Stormy summer

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We are experiencing heavier than usual summer storms down south in Georgia… that’s the bad part. The “good” part is after the storm passes, this is what my backyard looks like.

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Quackery

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I took this photo off my dock yesterday, which since nothing ever leaves the internet was a day late in January. I was testing out a old film lens, 600mm that a friend has offered to sell  me. Using film lenses with digital cameras requires some work but can be a viable option to expand your equipment if you are selective.

My subject here was far enough away from me that he really didn’t pay me much attention, he was barely visible to the casual eye…. blending into the background as these guys do so well. It was the movement that caught my attention, then using this big old honking lens I found him in the camera and watched for a long time while taking a few images along the way.  It was a quite pleasant way to spend a winter afternoon.

A new year…

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I start the new year off with yet another water shot… but this was what I saw this morning when I looked out the window. In a way it’s fitting for me, things are a bit “foggy” as I look forward.

Many good things are happening, some young family members are getting married this year, my employer has plans to build the company, my son is heading into an exciting career as he finishes college and I have some new ideas to expand my personal photography, which undoubtedly you will see here.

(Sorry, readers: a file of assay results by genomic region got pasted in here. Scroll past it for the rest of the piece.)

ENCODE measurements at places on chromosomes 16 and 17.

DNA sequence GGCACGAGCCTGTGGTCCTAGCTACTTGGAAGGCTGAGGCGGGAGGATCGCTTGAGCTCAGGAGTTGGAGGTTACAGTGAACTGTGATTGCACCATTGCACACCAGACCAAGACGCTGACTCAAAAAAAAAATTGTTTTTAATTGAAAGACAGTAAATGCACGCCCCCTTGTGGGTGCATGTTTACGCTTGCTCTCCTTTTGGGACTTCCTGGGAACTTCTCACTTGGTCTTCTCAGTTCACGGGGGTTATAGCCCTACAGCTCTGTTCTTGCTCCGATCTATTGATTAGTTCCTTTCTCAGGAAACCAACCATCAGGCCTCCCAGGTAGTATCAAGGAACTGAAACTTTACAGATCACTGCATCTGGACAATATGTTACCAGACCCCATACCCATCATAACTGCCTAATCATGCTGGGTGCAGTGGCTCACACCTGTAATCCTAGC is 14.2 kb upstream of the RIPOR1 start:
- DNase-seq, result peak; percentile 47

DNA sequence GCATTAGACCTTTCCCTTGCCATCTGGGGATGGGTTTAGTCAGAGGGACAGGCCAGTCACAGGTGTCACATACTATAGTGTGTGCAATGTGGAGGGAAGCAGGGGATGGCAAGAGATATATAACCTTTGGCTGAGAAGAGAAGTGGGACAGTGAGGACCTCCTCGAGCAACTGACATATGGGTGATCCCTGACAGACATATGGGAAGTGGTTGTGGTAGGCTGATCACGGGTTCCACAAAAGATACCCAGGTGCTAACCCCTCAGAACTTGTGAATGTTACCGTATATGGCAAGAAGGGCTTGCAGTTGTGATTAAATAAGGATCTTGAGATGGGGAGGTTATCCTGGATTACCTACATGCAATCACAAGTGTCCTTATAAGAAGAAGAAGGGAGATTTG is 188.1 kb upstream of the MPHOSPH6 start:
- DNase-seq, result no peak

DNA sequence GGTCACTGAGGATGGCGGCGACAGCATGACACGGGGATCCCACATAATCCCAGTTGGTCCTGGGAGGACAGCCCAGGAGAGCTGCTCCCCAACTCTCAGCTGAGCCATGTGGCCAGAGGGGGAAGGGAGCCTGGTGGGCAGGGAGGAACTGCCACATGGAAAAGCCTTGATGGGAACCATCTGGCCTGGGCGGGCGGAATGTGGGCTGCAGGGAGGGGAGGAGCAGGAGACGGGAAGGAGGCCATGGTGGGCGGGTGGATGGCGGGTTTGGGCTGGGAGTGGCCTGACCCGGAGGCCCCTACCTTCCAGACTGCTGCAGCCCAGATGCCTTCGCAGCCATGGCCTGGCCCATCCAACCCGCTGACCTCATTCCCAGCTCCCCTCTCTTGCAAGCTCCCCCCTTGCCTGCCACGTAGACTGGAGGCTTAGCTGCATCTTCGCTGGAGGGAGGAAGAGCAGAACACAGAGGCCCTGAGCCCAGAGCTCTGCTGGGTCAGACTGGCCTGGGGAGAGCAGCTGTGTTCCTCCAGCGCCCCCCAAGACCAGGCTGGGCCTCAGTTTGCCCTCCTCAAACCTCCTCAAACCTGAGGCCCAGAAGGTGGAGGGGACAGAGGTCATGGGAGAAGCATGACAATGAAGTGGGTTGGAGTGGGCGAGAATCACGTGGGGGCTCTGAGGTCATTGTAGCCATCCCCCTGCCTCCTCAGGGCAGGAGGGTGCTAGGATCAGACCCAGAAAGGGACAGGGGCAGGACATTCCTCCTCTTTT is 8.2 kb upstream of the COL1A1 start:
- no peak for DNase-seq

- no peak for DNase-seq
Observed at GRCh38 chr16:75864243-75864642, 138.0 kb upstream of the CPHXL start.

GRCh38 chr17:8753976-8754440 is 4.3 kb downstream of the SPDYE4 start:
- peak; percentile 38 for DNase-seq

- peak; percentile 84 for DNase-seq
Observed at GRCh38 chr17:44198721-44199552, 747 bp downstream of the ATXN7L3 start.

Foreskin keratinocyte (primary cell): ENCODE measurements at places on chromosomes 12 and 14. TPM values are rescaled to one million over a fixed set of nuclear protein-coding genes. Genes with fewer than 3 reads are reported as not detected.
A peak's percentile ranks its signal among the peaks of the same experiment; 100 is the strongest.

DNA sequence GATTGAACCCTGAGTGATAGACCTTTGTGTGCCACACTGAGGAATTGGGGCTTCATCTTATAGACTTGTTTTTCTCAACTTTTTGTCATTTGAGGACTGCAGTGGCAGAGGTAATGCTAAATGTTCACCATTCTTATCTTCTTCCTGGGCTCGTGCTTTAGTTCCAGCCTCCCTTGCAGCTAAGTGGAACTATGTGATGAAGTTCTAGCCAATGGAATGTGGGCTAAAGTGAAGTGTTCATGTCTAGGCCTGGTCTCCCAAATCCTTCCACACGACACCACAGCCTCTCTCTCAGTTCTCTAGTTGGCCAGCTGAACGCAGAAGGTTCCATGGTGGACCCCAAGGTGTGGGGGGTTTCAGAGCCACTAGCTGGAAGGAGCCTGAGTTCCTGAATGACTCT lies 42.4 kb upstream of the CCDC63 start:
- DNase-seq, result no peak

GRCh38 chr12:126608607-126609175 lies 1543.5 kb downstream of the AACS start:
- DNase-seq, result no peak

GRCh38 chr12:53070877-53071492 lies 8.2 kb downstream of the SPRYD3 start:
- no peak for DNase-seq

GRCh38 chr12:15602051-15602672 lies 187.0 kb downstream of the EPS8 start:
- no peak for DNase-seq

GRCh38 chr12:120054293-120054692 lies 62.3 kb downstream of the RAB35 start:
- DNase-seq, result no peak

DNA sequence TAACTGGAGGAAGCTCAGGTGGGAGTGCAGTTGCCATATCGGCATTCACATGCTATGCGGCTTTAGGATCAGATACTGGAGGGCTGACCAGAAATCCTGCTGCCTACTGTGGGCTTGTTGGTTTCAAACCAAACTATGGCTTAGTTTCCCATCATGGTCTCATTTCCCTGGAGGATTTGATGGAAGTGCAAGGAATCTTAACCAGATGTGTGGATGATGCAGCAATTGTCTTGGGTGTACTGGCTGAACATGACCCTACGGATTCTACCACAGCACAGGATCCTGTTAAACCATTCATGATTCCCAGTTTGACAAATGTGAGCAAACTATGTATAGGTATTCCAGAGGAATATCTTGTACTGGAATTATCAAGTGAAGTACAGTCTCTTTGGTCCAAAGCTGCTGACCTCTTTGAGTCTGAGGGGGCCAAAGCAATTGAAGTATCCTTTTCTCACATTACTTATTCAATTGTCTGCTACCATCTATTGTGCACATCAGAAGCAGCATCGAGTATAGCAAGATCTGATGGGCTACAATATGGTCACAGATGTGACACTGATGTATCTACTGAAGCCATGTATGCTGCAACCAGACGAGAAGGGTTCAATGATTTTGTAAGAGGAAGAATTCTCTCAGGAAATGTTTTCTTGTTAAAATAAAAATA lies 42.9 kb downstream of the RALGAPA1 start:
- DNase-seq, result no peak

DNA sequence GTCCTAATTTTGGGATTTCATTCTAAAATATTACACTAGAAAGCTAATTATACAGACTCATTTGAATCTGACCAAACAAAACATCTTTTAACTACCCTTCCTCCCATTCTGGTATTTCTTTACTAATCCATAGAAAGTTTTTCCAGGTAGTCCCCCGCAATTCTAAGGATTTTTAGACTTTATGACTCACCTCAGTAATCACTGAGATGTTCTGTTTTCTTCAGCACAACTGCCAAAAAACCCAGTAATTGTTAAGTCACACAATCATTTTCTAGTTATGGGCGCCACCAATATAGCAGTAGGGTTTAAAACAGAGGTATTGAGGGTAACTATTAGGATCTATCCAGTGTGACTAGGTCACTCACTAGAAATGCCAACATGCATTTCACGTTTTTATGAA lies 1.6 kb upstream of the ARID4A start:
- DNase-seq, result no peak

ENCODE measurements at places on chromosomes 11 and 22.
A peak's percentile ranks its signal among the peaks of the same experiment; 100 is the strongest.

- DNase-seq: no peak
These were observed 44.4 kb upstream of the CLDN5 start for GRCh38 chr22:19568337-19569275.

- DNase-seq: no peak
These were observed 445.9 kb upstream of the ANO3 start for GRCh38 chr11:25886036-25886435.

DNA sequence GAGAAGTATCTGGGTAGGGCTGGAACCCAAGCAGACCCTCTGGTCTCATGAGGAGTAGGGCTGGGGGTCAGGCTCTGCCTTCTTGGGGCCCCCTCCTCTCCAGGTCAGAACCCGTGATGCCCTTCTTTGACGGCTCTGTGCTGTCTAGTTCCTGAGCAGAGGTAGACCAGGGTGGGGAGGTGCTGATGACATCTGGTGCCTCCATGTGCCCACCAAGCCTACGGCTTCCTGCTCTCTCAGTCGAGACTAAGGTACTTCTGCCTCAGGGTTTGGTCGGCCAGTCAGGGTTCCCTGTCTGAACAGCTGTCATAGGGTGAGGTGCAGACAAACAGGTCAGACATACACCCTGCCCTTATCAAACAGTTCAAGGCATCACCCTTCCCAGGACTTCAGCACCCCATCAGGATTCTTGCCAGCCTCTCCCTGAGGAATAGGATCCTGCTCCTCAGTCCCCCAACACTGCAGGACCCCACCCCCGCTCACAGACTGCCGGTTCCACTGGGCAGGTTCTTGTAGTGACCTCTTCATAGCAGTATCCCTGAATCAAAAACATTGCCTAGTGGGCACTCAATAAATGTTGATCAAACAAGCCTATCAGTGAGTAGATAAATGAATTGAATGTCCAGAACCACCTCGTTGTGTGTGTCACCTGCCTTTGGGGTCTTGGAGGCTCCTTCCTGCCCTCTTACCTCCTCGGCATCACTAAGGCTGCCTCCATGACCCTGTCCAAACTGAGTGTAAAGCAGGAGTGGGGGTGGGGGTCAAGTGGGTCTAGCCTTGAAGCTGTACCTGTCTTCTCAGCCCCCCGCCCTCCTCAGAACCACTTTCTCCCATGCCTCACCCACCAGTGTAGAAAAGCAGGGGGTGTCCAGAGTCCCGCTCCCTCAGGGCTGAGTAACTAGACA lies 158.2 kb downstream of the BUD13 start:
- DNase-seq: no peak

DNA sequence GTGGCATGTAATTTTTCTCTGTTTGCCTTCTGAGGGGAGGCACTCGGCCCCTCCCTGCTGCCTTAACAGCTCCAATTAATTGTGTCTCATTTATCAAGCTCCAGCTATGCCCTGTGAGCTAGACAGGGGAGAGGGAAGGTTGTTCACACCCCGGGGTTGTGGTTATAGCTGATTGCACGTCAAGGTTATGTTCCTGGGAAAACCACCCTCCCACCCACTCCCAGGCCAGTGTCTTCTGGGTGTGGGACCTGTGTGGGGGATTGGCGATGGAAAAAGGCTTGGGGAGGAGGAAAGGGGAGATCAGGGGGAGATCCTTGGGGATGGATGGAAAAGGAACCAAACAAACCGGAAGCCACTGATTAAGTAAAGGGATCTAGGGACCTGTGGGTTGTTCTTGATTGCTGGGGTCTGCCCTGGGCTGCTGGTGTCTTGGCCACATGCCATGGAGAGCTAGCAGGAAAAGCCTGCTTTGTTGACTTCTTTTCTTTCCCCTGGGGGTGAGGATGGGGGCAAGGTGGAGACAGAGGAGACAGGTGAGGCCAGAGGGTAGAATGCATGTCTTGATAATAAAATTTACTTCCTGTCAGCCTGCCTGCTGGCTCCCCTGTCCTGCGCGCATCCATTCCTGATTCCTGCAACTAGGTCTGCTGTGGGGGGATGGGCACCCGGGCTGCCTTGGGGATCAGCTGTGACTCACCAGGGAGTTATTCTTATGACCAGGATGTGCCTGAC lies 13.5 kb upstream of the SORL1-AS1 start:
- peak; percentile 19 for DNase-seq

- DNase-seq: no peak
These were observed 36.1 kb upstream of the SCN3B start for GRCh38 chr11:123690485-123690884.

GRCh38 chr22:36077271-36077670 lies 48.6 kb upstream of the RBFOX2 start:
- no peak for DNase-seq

At the same time, some senior members of our family face health challenges while  our country faces many changes – I’m not going to talk politics on this site but everyone agrees — things are going to be different. We shall have to wait and see if they are good or bad but here is to hoping for the best for all of us.

Sands of time…

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A summer storm had caused the river to overflow the normal banks, when the water receded back to normal levels this peninsula was left covered in sand.

Within a few days the hot summer sun had baked it hard and dry leaving a desert like scene. Animal tracks became semi-permanent records of it’s passing visitors, showing the daily routines of beavers, muskrats, dogs, a variety of birds and a multitude of other small woodland creatures.

Small shellfish trapped by the quickly receding waters now were frozen in the sand, some becoming dinner for the local wildlife while others mimicking real life fossils giving the illusion of eons of years having past.

A month later grass had reclaimed the point leaving only my photos until the next flood arrives, repeating the cycle.

In Flight

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I photographed this guy while floating in a kayak up stream from my house over the weekend. When not in the water these guys sit around in trees and I had apparently spooked him when I came around a bend in the river. As he took off I was able to get one shot (well, one shot that was in focus) before he disappeared down steam.